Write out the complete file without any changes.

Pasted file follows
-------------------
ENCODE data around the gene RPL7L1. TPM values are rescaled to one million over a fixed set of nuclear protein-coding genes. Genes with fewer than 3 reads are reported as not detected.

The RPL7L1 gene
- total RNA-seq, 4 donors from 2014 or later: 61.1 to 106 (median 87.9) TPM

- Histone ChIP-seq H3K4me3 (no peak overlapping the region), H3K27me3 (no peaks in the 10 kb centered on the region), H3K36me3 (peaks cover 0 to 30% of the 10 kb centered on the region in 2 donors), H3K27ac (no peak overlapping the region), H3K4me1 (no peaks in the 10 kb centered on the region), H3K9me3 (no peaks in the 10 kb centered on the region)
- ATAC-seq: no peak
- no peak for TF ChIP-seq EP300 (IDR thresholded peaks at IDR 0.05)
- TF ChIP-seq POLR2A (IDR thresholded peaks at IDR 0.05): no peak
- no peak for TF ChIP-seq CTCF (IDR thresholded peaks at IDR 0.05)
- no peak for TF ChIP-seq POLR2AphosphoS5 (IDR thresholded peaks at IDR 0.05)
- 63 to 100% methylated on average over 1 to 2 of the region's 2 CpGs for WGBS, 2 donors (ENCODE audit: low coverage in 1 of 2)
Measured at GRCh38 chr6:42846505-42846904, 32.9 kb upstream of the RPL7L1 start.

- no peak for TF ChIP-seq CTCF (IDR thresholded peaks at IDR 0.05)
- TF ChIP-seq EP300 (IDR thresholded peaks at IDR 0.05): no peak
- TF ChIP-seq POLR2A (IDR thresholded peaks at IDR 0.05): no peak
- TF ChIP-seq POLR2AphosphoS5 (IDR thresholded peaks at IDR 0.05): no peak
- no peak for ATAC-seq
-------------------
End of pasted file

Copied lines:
ENCODE data around the gene RPL7L1. TPM values are rescaled to one million over a fixed set of nuclear protein-coding genes. Genes with fewer than 3 reads are reported as not detected.

The RPL7L1 gene
- total RNA-seq, 4 donors from 2014 or later: 61.1 to 106 (median 87.9) TPM

- Histone ChIP-seq H3K4me3 (no peak overlapping the region), H3K27me3 (no peaks in the 10 kb centered on the region), H3K36me3 (peaks cover 0 to 30% of the 10 kb centered on the region in 2 donors), H3K27ac (no peak overlapping the region), H3K4me1 (no peaks in the 10 kb centered on the region), H3K9me3 (no peaks in the 10 kb centered on the region)
- ATAC-seq: no peak
- no peak for TF ChIP-seq EP300 (IDR thresholded peaks at IDR 0.05)
- TF ChIP-seq POLR2A (IDR thresholded peaks at IDR 0.05): no peak
- no peak for TF ChIP-seq CTCF (IDR thresholded peaks at IDR 0.05)
- no peak for TF ChIP-seq POLR2AphosphoS5 (IDR thresholded peaks at IDR 0.05)
- 63 to 100% methylated on average over 1 to 2 of the region's 2 CpGs for WGBS, 2 donors (ENCODE audit: low coverage in 1 of 2)
Measured at GRCh38 chr6:42846505-42846904, 32.9 kb upstream of the RPL7L1 start.

- no peak for TF ChIP-seq CTCF (IDR thresholded peaks at IDR 0.05)
- TF ChIP-seq EP300 (IDR thresholded peaks at IDR 0.05): no peak
- TF ChIP-seq POLR2A (IDR thresholded peaks at IDR 0.05): no peak
- TF ChIP-seq POLR2AphosphoS5 (IDR thresholded peaks at IDR 0.05): no peak
- no peak for ATAC-seq